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Wednesday, October 16, 2019
Many analysts see terrorism and violent extremism as a part of a “man’s world”. Mostly men engage in violent acts; men lead groups like Islamic State or the Ku Klux Klan and tend to be the main protagonists of “lone wolf” attacks. As a result, men’s extremist violence is normalised, while women are stereotyped as non-violent. Because of this bias, violent extremism conducive to terrorism has been insufﬁciently analysed from a gender perspective.
Thursday, September 5, 2019
The research found that common problems existed within the families, including psychosocial and socio-economic vulnerabilities, a lack of access to justice, and no gender-sensitive religious or other platforms for support. The research concludes that these issues must be addressed. Minimizing stigma toward the wives of men detained on terror-related charges and supporting them to prevent the radicalization of their children can limit their vulnerability to engaging in violent extremist activity themselves.
Tuesday, August 6, 2019
[Policy Brief] In early 2019, UN Women in the Philippines convened conversations with a total of 32 male and female community peace advocates from women’s groups and civil society organizations. These leaders, from around the Bangsamoro, provided their perspectives on violent extremism and their recommendations for strengthening gender considerations as a method for preventing violent conflict going forward.
Thursday, July 18, 2019
“ Safe and Fair: Realizing women migrant workers’ rights and opportunities in the ASEAN region (2018-2022) ” is part of the multi-year EU-UN Spotlight Initiative to Eliminate Violence against Women and Girls. The programme is implemented by the ILO and UN Women, in collaboration with UNODC, and aims to reduce women migrant workers’ vulnerabilities to violence and trafficking and increase their access to coordinated and responsive quality services.
Wednesday, July 17, 2019
This publication was commissioned by UN Women as part of the programme Empowered Women, Peaceful Communities, funded generously by the Government of Japan. This guide has been designed to be used as a resource to help ensure gender-sensitive and gender-responsive implementation of the Philippine National Action Plan on Preventing and Countering Violent Extremism (NAP P/CVE). It is intended for use by the stakeholders identified in the NAP P/CVE, including government agencies, religious leaders, members of civil society, and nongovernment organisations.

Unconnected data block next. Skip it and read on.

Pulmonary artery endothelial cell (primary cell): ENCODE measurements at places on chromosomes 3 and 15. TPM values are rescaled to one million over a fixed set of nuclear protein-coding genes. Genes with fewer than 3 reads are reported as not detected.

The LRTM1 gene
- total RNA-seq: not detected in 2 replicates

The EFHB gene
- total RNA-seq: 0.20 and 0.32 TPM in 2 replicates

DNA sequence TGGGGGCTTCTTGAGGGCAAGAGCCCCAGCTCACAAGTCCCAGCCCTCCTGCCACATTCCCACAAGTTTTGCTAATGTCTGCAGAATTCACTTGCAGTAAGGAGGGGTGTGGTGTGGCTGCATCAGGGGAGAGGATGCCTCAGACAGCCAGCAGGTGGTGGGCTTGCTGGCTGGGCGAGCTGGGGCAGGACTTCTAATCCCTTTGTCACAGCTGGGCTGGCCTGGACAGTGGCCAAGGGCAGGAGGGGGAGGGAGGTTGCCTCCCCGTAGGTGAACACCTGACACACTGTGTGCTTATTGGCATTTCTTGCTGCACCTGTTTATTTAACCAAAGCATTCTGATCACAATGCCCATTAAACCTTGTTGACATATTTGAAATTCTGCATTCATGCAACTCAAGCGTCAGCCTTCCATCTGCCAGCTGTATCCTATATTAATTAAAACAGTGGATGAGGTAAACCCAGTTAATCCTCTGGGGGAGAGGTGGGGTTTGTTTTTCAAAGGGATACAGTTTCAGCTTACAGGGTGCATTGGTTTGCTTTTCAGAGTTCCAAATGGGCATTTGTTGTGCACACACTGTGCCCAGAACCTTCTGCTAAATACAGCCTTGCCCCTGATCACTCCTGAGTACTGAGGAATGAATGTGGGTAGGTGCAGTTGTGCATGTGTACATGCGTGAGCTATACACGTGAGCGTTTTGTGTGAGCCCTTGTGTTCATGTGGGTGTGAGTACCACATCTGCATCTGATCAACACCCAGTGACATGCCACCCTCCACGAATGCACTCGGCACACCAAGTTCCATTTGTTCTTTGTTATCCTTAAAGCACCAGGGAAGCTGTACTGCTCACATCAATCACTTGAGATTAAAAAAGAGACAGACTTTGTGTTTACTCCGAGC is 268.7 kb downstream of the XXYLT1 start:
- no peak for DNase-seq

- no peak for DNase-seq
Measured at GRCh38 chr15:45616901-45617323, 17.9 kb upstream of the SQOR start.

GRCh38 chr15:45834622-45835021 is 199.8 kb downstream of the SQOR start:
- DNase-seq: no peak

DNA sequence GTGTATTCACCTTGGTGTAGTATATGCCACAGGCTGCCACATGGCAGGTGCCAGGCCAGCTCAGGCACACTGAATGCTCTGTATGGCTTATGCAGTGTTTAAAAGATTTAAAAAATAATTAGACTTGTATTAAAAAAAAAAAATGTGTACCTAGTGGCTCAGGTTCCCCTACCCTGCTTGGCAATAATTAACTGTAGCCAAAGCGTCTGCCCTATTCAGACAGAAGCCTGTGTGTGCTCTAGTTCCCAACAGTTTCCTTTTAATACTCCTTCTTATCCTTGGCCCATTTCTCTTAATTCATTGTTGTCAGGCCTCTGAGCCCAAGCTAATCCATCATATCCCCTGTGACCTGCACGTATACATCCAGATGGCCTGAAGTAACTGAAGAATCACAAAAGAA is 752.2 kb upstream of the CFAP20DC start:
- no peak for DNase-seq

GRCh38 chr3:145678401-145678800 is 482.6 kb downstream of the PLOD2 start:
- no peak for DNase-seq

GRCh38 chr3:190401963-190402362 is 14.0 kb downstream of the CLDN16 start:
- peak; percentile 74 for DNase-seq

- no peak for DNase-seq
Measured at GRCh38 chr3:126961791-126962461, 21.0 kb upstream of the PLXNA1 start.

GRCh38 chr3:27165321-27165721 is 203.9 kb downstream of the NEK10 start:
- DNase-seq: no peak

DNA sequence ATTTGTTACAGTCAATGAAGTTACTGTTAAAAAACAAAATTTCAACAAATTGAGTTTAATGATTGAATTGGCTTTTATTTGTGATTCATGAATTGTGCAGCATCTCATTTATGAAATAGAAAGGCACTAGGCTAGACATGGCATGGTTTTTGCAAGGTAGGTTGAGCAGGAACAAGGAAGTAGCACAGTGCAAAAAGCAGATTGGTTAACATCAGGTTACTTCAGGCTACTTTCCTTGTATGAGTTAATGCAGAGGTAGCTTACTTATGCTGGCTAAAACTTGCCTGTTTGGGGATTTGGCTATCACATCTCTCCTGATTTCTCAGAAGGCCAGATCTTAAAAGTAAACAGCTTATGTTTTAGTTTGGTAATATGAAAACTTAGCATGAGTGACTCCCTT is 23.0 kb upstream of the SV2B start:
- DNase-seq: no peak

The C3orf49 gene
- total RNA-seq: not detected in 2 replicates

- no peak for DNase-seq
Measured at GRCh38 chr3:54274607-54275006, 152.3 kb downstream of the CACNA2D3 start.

Tuesday, April 23, 2019
From 28-29 March 2019, approximately 120 women leaders from the Bangsamoro and diaspora communities, civil society organizations working for women and peace, local governments and representatives from the Bangsamoro Autonomous Region in Muslim Mindanao (BARMM), and the national government gathered in Davao City, Philippines to develop a women’s agenda for the newly established political entity. In the two-day summit, the participants identified actionable areas that the BARMM could adopt...
Friday, April 5, 2019
Following the siege of Marawi in the southern Philippines, UN Women conducted a series of Listening Processes in the surrounding region, giving women survivors of the siege the opportunity to share their stories. The first Listening Process was held from September to October 2017 in the days immediately following the siege. The second Listening Process was held one year later in October 2018. During both sets of conversations, the women respondents discussed their experiences in the days...
Wednesday, March 27, 2019
[A gender analysis of terrorism and violent extremism in the online space in Bangladesh, Indonesia, Malaysia and the Philippines] Numerous research shows the online space is being used by terrorist and violent extremist groups to target men and women for recruitment. However, what is not yet understood is if and how men and women are actively seeking out this material online. This report seeks to build knowledge on this question in relation to South and South East Asia. It presents new data...